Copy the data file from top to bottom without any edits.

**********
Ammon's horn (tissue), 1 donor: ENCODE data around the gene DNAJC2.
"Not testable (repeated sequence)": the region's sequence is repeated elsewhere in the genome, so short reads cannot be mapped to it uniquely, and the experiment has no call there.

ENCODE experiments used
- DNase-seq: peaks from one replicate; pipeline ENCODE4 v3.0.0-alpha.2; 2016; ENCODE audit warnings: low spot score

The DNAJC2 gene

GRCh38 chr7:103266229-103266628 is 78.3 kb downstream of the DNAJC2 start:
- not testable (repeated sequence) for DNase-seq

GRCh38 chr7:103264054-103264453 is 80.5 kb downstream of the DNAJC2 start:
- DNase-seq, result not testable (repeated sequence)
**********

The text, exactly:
Ammon's horn (tissue), 1 donor: ENCODE data around the gene DNAJC2.
"Not testable (repeated sequence)": the region's sequence is repeated elsewhere in the genome, so short reads cannot be mapped to it uniquely, and the experiment has no call there.

ENCODE experiments used
- DNase-seq: peaks from one replicate; pipeline ENCODE4 v3.0.0-alpha.2; 2016; ENCODE audit warnings: low spot score

The DNAJC2 gene

GRCh38 chr7:103266229-103266628 is 78.3 kb downstream of the DNAJC2 start:
- not testable (repeated sequence) for DNase-seq

GRCh38 chr7:103264054-103264453 is 80.5 kb downstream of the DNAJC2 start:
- DNase-seq, result not testable (repeated sequence)